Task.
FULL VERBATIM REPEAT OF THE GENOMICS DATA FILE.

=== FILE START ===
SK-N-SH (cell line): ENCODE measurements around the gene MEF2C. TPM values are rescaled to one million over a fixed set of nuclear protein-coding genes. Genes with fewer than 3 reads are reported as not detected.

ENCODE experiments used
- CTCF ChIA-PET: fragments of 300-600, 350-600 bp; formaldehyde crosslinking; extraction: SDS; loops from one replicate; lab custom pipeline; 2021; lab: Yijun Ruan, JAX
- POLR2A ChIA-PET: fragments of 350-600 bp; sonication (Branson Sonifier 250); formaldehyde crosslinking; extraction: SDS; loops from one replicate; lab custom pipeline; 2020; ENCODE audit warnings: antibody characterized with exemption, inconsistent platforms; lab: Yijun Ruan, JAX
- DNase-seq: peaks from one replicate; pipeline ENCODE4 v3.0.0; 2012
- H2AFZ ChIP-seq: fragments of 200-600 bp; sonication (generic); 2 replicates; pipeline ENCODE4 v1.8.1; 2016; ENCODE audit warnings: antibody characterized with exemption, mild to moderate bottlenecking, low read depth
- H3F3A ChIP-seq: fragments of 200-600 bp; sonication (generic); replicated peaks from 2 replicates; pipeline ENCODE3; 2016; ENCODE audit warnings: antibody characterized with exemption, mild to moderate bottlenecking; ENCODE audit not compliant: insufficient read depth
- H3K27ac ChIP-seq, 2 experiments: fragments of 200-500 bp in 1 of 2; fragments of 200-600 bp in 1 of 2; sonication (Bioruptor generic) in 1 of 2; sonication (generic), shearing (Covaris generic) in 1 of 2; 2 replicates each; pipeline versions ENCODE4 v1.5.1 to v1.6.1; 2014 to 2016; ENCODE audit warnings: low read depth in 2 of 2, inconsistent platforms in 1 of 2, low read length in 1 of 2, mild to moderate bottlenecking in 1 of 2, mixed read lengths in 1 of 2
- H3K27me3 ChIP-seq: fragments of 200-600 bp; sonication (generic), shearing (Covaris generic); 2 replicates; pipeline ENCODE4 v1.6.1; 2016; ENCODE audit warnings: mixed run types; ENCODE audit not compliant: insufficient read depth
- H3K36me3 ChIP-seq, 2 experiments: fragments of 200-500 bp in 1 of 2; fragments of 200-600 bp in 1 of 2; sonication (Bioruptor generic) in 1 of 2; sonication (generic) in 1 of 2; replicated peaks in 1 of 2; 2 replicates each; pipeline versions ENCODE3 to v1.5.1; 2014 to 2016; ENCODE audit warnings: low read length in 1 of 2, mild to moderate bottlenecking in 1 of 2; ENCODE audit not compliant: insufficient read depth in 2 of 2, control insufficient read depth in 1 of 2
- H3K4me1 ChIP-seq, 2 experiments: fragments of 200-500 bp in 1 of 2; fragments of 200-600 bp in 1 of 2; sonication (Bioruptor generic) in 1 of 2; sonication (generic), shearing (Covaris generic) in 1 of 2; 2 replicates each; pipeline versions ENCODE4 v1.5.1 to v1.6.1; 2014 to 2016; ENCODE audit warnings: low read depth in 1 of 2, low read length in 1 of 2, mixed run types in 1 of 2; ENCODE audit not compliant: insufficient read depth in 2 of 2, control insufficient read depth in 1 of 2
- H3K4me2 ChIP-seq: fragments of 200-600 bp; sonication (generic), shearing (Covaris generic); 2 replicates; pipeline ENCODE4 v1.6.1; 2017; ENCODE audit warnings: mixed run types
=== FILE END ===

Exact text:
SK-N-SH (cell line): ENCODE measurements around the gene MEF2C. TPM values are rescaled to one million over a fixed set of nuclear protein-coding genes. Genes with fewer than 3 reads are reported as not detected.

ENCODE experiments used
- CTCF ChIA-PET: fragments of 300-600, 350-600 bp; formaldehyde crosslinking; extraction: SDS; loops from one replicate; lab custom pipeline; 2021; lab: Yijun Ruan, JAX
- POLR2A ChIA-PET: fragments of 350-600 bp; sonication (Branson Sonifier 250); formaldehyde crosslinking; extraction: SDS; loops from one replicate; lab custom pipeline; 2020; ENCODE audit warnings: antibody characterized with exemption, inconsistent platforms; lab: Yijun Ruan, JAX
- DNase-seq: peaks from one replicate; pipeline ENCODE4 v3.0.0; 2012
- H2AFZ ChIP-seq: fragments of 200-600 bp; sonication (generic); 2 replicates; pipeline ENCODE4 v1.8.1; 2016; ENCODE audit warnings: antibody characterized with exemption, mild to moderate bottlenecking, low read depth
- H3F3A ChIP-seq: fragments of 200-600 bp; sonication (generic); replicated peaks from 2 replicates; pipeline ENCODE3; 2016; ENCODE audit warnings: antibody characterized with exemption, mild to moderate bottlenecking; ENCODE audit not compliant: insufficient read depth
- H3K27ac ChIP-seq, 2 experiments: fragments of 200-500 bp in 1 of 2; fragments of 200-600 bp in 1 of 2; sonication (Bioruptor generic) in 1 of 2; sonication (generic), shearing (Covaris generic) in 1 of 2; 2 replicates each; pipeline versions ENCODE4 v1.5.1 to v1.6.1; 2014 to 2016; ENCODE audit warnings: low read depth in 2 of 2, inconsistent platforms in 1 of 2, low read length in 1 of 2, mild to moderate bottlenecking in 1 of 2, mixed read lengths in 1 of 2
- H3K27me3 ChIP-seq: fragments of 200-600 bp; sonication (generic), shearing (Covaris generic); 2 replicates; pipeline ENCODE4 v1.6.1; 2016; ENCODE audit warnings: mixed run types; ENCODE audit not compliant: insufficient read depth
- H3K36me3 ChIP-seq, 2 experiments: fragments of 200-500 bp in 1 of 2; fragments of 200-600 bp in 1 of 2; sonication (Bioruptor generic) in 1 of 2; sonication (generic) in 1 of 2; replicated peaks in 1 of 2; 2 replicates each; pipeline versions ENCODE3 to v1.5.1; 2014 to 2016; ENCODE audit warnings: low read length in 1 of 2, mild to moderate bottlenecking in 1 of 2; ENCODE audit not compliant: insufficient read depth in 2 of 2, control insufficient read depth in 1 of 2
- H3K4me1 ChIP-seq, 2 experiments: fragments of 200-500 bp in 1 of 2; fragments of 200-600 bp in 1 of 2; sonication (Bioruptor generic) in 1 of 2; sonication (generic), shearing (Covaris generic) in 1 of 2; 2 replicates each; pipeline versions ENCODE4 v1.5.1 to v1.6.1; 2014 to 2016; ENCODE audit warnings: low read depth in 1 of 2, low read length in 1 of 2, mixed run types in 1 of 2; ENCODE audit not compliant: insufficient read depth in 2 of 2, control insufficient read depth in 1 of 2
- H3K4me2 ChIP-seq: fragments of 200-600 bp; sonication (generic), shearing (Covaris generic); 2 replicates; pipeline ENCODE4 v1.6.1; 2017; ENCODE audit warnings: mixed run types